3. Then, by the intervention of Pomtinus and Flaccus, the fight which had begun was put an end to; all the letters which were in the hands of the whole company are delivered to the praetors with time seals unbroken; the men themselves are arrested and brought to me at daybreak. And I immediately summoned that most worthless contriver of all this wickedness, Gabinius, as yet suspecting nothing; after him, P. Statilius is sent for, and after him Cethegus; but Lentulus was a long time in coming,—I suppose, because, contrary to his custom, he had been up a long time the night before, writing letters.  But when those most noble and excellent men of the whole city, who, hearing of the matter, came in crowds to me in the morning, thought it best for me to open the letters before I related the matter to the senate, lest, if nothing were found in them, so great a disturbance might seem to have been caused to the state for nothing, I said I would never so act as shrink from referring matter of public danger to the public council. In truth if, O Romans, these things which had been reported to me had not been found in them, yet I did not think I ought, in such a crisis of the republic, to be afraid of the imputation of over-diligence.  I quickly summoned a full senate, as you saw; and meantime, without any delay, by the advice of the Allobroges, I sent Caius Sulpicius the praetor, a brave man, to bring whatever arms he could find in the house of Cethegus, whence he did bring a great number of swords and daggers.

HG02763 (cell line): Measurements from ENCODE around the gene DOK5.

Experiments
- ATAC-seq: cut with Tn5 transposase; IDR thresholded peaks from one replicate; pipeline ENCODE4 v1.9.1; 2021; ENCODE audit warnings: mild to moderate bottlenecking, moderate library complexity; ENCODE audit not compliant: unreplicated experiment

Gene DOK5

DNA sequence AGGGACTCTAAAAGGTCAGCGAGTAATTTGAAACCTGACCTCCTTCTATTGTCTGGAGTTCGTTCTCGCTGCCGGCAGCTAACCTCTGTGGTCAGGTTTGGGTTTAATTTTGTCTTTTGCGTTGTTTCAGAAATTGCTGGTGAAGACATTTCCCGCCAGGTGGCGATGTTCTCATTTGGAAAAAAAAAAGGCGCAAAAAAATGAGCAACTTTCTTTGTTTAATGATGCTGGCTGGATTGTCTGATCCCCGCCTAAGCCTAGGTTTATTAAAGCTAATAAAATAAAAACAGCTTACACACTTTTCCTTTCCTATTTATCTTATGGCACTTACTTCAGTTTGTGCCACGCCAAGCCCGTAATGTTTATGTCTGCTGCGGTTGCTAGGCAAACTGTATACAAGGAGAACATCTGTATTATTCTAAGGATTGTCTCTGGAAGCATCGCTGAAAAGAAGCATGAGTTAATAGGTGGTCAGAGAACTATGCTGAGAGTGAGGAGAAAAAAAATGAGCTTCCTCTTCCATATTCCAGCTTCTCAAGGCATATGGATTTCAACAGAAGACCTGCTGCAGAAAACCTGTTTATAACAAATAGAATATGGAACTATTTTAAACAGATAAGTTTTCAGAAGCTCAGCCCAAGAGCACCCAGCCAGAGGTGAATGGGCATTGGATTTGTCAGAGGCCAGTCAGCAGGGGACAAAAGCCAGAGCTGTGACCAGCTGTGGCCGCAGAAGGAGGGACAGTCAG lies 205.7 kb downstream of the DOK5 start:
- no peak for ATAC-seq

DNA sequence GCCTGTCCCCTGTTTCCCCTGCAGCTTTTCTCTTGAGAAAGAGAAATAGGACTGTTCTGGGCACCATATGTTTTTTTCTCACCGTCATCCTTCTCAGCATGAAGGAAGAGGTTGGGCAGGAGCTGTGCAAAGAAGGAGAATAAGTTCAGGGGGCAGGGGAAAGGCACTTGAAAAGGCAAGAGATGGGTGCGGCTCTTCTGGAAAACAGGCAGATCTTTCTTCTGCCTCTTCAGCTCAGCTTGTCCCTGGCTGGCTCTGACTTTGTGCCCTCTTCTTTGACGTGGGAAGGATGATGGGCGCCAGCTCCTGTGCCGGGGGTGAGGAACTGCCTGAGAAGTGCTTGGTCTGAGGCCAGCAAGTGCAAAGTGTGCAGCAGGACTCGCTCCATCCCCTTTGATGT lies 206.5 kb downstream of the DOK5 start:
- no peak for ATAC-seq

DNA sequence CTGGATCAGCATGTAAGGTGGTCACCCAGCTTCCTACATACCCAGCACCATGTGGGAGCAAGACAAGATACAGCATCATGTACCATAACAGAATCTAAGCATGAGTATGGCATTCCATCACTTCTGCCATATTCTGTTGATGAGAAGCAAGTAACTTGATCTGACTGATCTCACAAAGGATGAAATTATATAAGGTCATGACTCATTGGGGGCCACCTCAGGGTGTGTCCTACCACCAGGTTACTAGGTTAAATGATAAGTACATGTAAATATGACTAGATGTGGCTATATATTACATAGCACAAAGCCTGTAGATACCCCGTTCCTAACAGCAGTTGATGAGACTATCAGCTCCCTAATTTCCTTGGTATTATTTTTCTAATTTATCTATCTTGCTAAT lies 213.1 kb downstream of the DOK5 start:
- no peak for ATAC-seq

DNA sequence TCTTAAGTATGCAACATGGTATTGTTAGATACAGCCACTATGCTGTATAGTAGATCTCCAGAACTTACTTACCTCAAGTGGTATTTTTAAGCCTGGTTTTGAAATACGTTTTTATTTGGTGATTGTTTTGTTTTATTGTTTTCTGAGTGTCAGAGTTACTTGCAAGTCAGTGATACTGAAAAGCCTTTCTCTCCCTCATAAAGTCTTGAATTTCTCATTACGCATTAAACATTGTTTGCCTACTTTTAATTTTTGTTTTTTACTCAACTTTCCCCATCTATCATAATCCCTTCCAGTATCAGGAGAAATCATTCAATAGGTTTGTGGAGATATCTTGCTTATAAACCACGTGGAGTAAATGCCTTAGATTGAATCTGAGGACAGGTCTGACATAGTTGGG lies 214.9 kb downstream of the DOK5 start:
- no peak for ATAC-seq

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THE FIRST ORATION OF M. T. CICERO AGAINST LUCIUS CATILINA. DELIVERED IN THE SENATE.
THE SECOND ORATION OF M. T. CICERO AGAINST LUCIUS CATILINA. ADDRESSED TO THE PEOPLE.
THE THIRD ORATION OF M. T. CICERO AGAINST LUCIUS CATILINA. ADDRESSED TO THE PEOPLE.
THE FOURTH ORATION OF M. T. CICERO AGAINST LUCIUS CATILINA. DELIVERED IN THE SENATE.
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